Banks Tackle Drought-Related Loan Default with New Risk Model

UBS and eight fellow banks are working with the U.N. and the German government to measure drought exposure in their lending portfolios.

Drought Continues In Brazil As Sao Paulo Water Supply May Run Dry In 45 days

Drought on the SABESP’s Reservoir Jaguari , about 120 km from Sao Paulo, Brazil , on Friday, February 7th, 2014 Photographer: Paulo Fridman /Bloomberg News

Paulo Fridman/Bloomberg

Recent droughts show that extreme weather events linked to climate change are no longer a future economic threat but a present danger. India’s current severe dry spell will likely cost the country about $100 billion, according to the Associated Chambers of Commerce and Industry of India. A Brazilian drought that scorched São Paulo between 2014 and early this year may have shaved 2 percentage points off the capital region’s gross domestic product for the six months ended March 2015, economists estimate.

The economic effects of climate change are increasingly real and measurable, but that doesn’t mean they’re very well measured. Uncertainty about how drought and other weather patterns could wreak havoc on various regions of the world poses a growing problem for the banks that lend to businesses in those places. Seeking answers, several major banks have joined forces to help build a better tool for modeling drought-related default risk.

“At this point, not a lot of companies are thinking about environmental risks as a primary driver of portfolio credit risk,” says Dominic Smith, senior manager at Risk Management Solutions (RMS), a catastrophe-modeling firm based in Newark, California.

A 2013 report from HSBC Global Research concluded that although company leaders and financial analysts often fail to account for how the management of natural resources could affect business operations, that will soon have to change. “Natural capital factors are becoming a bigger driver of overall economic productivity,” the authors wrote. “Ultimately, this will impact the potential return profile of assets.” When it comes to natural capital, HSBC’s climate analysis revealed that the most urgent need is to incorporate water and carbon risk management into macroeconomic thinking, the report added.

A new public-private partnership aims to help fill that void. In May the Natural Capital Declaration (NCD), a joint financial sector initiative by the United Nations Environment Programme, the German government’s Emerging Markets Dialogue on Green Finance and the Global Canopy Programme, an Oxford, U.K.–based think tank devoted to preserving tropical forests, announced that it is developing a tool that banks can use in their lending portfolios to quantify the odds that companies in particular regions and industries will default due to extreme drought.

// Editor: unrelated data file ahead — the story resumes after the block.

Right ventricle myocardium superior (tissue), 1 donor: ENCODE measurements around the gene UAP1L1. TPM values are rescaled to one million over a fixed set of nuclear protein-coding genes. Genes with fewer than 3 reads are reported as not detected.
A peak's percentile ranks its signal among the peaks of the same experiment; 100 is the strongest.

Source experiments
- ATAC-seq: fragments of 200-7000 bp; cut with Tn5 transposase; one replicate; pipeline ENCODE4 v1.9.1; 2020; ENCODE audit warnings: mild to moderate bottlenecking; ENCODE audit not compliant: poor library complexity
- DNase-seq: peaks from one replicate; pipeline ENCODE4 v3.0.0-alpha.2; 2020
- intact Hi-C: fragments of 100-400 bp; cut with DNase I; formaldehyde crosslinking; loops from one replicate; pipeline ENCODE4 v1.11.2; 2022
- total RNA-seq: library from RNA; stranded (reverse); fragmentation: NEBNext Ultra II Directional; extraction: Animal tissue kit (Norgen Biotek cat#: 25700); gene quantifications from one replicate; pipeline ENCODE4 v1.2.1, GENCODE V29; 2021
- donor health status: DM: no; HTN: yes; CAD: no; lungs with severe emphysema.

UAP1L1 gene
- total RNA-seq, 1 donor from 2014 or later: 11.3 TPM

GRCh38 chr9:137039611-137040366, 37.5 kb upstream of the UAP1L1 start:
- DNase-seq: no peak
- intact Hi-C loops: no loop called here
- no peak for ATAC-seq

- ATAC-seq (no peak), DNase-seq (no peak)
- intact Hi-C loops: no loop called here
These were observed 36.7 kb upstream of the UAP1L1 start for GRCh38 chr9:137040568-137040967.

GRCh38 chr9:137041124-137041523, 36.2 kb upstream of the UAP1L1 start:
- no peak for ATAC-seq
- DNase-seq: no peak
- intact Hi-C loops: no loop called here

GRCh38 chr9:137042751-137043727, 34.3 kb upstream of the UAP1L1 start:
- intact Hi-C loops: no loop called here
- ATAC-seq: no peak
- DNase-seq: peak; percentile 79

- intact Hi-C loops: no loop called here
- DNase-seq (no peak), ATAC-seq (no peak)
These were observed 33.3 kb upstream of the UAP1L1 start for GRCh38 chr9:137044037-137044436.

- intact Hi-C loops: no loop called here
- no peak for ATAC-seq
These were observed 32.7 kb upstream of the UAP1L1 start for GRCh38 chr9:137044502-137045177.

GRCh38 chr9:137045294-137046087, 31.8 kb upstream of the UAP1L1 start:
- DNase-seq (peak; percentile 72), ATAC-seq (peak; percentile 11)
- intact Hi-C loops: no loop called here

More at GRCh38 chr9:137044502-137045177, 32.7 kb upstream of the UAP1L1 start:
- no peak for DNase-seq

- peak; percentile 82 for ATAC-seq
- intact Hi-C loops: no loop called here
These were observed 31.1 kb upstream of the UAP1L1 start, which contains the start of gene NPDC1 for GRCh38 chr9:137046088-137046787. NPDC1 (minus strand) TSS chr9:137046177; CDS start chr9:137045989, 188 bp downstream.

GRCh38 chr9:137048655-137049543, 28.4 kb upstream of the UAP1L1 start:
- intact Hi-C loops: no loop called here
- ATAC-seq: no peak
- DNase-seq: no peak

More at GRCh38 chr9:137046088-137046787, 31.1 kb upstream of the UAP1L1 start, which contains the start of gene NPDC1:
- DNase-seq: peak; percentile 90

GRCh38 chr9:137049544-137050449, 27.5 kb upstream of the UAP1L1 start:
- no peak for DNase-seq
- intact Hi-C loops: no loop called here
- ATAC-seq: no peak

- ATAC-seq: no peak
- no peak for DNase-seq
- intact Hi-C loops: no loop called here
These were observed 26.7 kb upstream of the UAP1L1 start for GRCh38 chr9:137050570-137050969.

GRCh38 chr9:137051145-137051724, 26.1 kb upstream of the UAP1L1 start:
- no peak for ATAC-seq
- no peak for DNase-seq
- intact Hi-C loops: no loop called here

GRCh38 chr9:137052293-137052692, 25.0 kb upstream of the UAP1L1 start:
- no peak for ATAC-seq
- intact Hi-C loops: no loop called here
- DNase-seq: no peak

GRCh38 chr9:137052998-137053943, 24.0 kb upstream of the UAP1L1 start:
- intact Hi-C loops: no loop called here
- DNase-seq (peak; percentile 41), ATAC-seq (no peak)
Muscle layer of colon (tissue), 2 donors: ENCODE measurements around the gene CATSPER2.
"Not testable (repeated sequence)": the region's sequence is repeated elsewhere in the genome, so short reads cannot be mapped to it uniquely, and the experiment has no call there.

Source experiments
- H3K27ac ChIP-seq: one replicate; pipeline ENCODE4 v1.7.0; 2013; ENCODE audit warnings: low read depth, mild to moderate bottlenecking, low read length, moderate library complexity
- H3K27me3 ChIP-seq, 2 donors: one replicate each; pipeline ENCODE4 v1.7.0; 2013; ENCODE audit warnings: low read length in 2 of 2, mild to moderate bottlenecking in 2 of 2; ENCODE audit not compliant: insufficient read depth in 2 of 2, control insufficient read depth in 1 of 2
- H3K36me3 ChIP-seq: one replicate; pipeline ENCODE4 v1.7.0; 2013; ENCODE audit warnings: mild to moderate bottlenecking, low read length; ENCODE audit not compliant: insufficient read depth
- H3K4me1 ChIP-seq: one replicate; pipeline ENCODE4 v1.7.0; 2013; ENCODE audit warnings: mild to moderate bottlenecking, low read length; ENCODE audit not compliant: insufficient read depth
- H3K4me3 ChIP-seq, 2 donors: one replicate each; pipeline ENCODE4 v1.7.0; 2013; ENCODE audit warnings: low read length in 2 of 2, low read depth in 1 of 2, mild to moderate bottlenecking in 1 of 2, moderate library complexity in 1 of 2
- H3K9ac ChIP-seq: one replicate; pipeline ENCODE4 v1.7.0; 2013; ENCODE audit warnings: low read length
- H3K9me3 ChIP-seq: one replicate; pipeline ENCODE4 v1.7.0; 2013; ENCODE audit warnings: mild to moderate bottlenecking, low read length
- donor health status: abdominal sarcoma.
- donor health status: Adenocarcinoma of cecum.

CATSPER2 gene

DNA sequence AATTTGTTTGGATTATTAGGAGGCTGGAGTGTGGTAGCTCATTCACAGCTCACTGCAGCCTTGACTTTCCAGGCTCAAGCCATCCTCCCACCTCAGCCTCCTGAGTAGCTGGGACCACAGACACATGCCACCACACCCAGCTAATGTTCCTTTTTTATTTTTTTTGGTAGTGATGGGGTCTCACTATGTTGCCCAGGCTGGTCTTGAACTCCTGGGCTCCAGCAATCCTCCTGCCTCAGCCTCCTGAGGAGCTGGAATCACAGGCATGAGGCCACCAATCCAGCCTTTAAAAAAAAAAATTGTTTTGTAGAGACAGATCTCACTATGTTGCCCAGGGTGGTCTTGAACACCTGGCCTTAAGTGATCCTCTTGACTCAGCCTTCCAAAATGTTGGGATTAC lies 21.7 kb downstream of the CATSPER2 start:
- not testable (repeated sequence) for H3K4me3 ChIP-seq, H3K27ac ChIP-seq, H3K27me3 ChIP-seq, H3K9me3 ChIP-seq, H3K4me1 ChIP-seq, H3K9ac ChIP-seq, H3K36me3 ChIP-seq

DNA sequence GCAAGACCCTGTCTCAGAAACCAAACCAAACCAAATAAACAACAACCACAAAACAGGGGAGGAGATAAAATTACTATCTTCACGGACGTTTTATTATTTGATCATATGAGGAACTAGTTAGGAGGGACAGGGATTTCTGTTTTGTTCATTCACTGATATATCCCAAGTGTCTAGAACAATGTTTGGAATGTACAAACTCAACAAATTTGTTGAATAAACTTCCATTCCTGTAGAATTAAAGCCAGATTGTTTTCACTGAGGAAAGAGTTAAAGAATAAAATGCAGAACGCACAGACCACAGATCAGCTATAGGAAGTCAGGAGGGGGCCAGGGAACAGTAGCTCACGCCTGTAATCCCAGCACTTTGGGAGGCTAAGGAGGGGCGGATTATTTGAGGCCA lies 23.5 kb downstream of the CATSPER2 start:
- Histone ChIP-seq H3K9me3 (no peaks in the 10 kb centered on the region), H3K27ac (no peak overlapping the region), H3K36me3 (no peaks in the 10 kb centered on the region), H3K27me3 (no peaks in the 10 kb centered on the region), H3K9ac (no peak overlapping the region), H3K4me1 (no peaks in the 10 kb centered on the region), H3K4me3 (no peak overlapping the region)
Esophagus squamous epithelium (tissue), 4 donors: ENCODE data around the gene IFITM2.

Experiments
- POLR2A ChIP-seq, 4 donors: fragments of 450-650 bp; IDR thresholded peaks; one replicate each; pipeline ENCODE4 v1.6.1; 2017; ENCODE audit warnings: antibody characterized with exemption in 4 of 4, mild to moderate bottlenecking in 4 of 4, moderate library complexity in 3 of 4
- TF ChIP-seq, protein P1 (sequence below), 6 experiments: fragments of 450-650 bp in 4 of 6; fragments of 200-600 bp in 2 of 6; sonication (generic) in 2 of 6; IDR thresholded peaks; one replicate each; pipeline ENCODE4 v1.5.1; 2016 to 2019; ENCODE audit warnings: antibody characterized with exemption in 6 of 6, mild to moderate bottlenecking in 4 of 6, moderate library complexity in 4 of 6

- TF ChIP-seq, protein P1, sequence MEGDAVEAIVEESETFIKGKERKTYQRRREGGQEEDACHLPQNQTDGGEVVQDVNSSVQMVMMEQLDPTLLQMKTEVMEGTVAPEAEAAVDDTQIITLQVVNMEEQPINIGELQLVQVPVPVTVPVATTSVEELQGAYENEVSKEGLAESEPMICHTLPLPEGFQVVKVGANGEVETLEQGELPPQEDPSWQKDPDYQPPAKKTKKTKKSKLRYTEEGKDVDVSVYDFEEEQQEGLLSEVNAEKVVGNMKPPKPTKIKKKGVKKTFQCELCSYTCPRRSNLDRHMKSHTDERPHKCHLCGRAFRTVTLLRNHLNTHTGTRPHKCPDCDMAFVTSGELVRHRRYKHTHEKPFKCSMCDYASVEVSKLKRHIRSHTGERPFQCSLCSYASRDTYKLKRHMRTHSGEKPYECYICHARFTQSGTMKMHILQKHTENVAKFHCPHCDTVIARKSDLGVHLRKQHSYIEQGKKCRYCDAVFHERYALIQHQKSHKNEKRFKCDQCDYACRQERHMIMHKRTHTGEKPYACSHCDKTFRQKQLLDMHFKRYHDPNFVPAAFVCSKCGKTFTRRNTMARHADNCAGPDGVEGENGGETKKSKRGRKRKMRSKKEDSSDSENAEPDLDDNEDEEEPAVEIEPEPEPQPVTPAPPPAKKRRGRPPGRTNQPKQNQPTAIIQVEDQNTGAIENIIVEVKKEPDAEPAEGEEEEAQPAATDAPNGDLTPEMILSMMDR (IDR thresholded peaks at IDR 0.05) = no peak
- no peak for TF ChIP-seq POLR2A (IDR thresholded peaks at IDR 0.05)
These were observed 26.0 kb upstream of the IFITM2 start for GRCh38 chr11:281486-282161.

The project also involves nine banks from five countries, including Mexico’s Grupo Financiero Banorte, Itaú Unibanco of Brazil, New York–based Citigroup, Industrial and Commercial Bank of China and Switzerland’s UBS.


In the cities where banks do much of their business, dry weather may exact a steep price. The Lloyd’s City Risk Index, which is based on research by the Centre for Risk Studies at the University of Cambridge’s Judge Business School and measures the potential economic fallout from various man-made and natural risks facing urban centers, estimates that drought could cost the world’s 301 leading cities a total of more than $89 billion between 2015 and 2025.

“With the advances in data analysis, especially in the insurance modeling area, this project is trying to build on that knowledge in other sectors and bring it into banking,” says Liesel van Ast, Oxford-based head of the NCD. “It’s also trying to cross-pollinate between environmental knowledge and the financial sector, because this information can be a bit siloed, and to do it in a way that makes sense from a financial institution’s perspective as well as from a natural sciences perspective.”

The new tool differs from existing forecasting models, designed by climatologists to predict the likelihood of intensifying droughts over the next several decades. The NCD initiative will set its sights on the immediate future — 2017 through 2022 — and model the extent to which the extreme drought already evident in places like Australia, Brazil, India and the western U.S. could affect businesses across sectors and regions if it spreads elsewhere. Eventually, banks will be able to enter details about their lending portfolios and, based on borrowers’ locations, receive information about where default risks could lurk.

The NCD risk model will also report on the macroeconomic effects of extreme drought, focusing on four countries to start: Brazil, China, Mexico and the U.S. The participating banks will test the first version this summer, with fine-tuning by RMS to follow. For various drought scenarios, the tool will gauge the impact on inflation, employment and commodity prices — all metrics that have a significant effect on any financial institution.Liselotte Arni, Zurich-based head of environmental and social risk at UBS, notes that as her bank oversees internal stress tests to evaluate how a transition to a low-carbon economy will affect its balance sheet, she’s noticed weak spots in the testing. “We focus on drought risks because data is expected to be available and can be linked with financial risk analysis,” Arni says of the NCD collaboration.

RMS’s Smith hopes that companies most exposed to drought risk can also benefit from the model he’s building. “We feel it’s important to reward some of the mitigative steps that borrowers are taking in terms of their efficient use of water and to capture some of those effects in the lending process,” he says.